The trial of former Metropolitan Police sergeant Paul White delivered a not guilty verdict on Tuesday.
White had been accused of perjury in relation to evidence he gave at the inquest into the death of Sean Rigg.
Sean died at Brixton police station on 21 August 2008.
The trial at Southwark Crown Court heard how White claimed that he had checked on Sean while he was being held in a van in the yard of Brixton police station.
White made this claim three times, at two separate IPCC interviews in 2009 and then again at the inquest in 2012.
At the inquest he was confronted with CCTV footage that showed his claims were not true.
These facts were agreed by both the prosecution and the defence.
The defence case rested on White’s inability to remember the events leading up to Sean’s death.
This was because of the amount of time that passed between 21 August 2008 and two interviews conducted by the Independent Police Complaints Commission (IPCC) on 20 and 26 March 2009.
Therefore, the defence argued, White was not lying when he said he checked on Sean in the van.
When shown CCTV footage of himself, White was asked if he could remember the actions the courtroom saw him taking.
“I can work out from what I’ve seen on CCTV and what I’ve read,” he replied.
White was collected from Southwark Crown Court by a police van.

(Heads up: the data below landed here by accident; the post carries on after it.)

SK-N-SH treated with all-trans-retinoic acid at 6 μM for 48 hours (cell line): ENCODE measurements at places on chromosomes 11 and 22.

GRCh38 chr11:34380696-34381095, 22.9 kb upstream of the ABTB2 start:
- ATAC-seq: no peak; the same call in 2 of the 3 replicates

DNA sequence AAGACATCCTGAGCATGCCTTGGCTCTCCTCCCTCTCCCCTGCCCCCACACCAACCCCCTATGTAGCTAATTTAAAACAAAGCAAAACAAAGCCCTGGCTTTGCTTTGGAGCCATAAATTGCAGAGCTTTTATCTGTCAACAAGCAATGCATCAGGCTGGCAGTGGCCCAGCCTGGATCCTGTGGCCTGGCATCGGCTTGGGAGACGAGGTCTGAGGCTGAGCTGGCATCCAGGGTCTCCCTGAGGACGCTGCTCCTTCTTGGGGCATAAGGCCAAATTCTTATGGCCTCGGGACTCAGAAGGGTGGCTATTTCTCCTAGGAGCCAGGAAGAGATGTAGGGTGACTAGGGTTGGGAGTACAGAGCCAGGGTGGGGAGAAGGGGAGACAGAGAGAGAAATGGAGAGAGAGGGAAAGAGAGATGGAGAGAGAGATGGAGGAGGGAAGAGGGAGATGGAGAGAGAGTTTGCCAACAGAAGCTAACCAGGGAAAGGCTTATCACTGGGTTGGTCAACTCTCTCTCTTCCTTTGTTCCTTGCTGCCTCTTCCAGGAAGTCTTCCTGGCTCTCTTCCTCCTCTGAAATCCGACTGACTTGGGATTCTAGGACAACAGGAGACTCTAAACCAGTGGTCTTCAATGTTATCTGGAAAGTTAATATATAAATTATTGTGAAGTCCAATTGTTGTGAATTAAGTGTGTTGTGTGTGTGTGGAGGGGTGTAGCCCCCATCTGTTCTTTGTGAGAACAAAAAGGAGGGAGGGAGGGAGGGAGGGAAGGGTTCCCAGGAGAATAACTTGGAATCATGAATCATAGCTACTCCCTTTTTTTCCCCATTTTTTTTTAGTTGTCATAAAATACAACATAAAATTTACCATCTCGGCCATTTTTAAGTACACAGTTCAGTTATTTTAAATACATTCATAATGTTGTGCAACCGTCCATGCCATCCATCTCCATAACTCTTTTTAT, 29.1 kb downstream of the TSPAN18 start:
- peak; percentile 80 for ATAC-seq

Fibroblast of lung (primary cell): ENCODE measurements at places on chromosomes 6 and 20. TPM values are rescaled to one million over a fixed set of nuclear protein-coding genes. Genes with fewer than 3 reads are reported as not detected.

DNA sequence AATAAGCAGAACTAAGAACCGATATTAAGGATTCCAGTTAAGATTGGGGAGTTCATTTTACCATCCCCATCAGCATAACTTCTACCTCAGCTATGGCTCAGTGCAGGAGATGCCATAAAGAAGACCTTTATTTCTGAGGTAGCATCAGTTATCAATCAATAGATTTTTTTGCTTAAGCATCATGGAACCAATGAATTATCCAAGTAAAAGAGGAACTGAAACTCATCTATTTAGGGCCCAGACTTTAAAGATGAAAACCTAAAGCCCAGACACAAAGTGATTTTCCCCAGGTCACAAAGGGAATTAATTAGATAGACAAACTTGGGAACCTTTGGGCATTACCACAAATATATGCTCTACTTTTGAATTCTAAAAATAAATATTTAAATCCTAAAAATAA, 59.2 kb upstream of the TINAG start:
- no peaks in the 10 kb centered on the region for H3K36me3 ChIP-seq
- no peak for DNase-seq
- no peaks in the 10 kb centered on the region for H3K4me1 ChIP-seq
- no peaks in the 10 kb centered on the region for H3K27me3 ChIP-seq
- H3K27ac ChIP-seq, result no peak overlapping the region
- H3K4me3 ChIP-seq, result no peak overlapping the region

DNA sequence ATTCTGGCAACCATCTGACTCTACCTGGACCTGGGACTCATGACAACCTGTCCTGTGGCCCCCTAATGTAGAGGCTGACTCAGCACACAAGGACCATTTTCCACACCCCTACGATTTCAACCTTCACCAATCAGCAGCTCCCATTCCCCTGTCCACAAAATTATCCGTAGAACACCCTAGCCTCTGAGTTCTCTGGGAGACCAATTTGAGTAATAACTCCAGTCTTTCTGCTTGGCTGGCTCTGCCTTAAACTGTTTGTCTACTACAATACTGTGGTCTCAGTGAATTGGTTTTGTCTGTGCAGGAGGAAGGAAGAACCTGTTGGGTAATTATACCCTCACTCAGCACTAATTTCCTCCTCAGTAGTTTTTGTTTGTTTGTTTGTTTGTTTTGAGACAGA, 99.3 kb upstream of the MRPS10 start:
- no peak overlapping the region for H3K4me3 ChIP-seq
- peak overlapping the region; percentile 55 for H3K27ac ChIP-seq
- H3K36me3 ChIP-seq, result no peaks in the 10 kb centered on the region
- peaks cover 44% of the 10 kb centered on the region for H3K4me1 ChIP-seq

The case is the first instance of a Victims Right of Review being used to overturn a Crown Prosecution Service Decision to not prosecute a police officer, pointed out the Rigg family solicitor Daniel Machover.
He went on to describe how "the process had already been severely flawed by the seven month delay in interviewing Sergeant Paul White, and the further lapse of three years before Sgt White gave evidence at his trial.
"He then successfully argued that his memory of the event was compromised by the delay. The failure in this respect lies squarely at the door of the IPCC."
Sean’s sister Marcia Rigg said, “I am devastated. The jury’s verdict was a surprise to me and my family, but I will continue to fight for full accountability for those officers who were on duty at Brixton Police Station.
"That a custody sergeant can give false evidence in connection with a death in custody, something he accepts he did, is a shocking state of affairs. I await the MPS decision on disciplinary charges on this issue."